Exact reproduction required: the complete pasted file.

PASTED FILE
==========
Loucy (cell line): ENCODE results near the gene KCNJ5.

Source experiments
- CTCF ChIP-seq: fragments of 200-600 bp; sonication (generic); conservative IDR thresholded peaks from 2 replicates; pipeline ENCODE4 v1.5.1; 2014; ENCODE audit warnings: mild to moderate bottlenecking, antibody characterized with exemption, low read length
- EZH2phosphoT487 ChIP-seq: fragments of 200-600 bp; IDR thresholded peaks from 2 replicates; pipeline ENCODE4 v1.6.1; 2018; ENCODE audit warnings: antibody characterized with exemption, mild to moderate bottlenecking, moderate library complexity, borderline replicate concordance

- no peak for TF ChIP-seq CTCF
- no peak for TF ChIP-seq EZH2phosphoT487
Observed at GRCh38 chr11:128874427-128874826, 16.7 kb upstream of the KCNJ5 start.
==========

Loucy (cell line): ENCODE results near the gene KCNJ5.

Source experiments
- CTCF ChIP-seq: fragments of 200-600 bp; sonication (generic); conservative IDR thresholded peaks from 2 replicates; pipeline ENCODE4 v1.5.1; 2014; ENCODE audit warnings: mild to moderate bottlenecking, antibody characterized with exemption, low read length
- EZH2phosphoT487 ChIP-seq: fragments of 200-600 bp; IDR thresholded peaks from 2 replicates; pipeline ENCODE4 v1.6.1; 2018; ENCODE audit warnings: antibody characterized with exemption, mild to moderate bottlenecking, moderate library complexity, borderline replicate concordance

- no peak for TF ChIP-seq CTCF
- no peak for TF ChIP-seq EZH2phosphoT487
Observed at GRCh38 chr11:128874427-128874826, 16.7 kb upstream of the KCNJ5 start.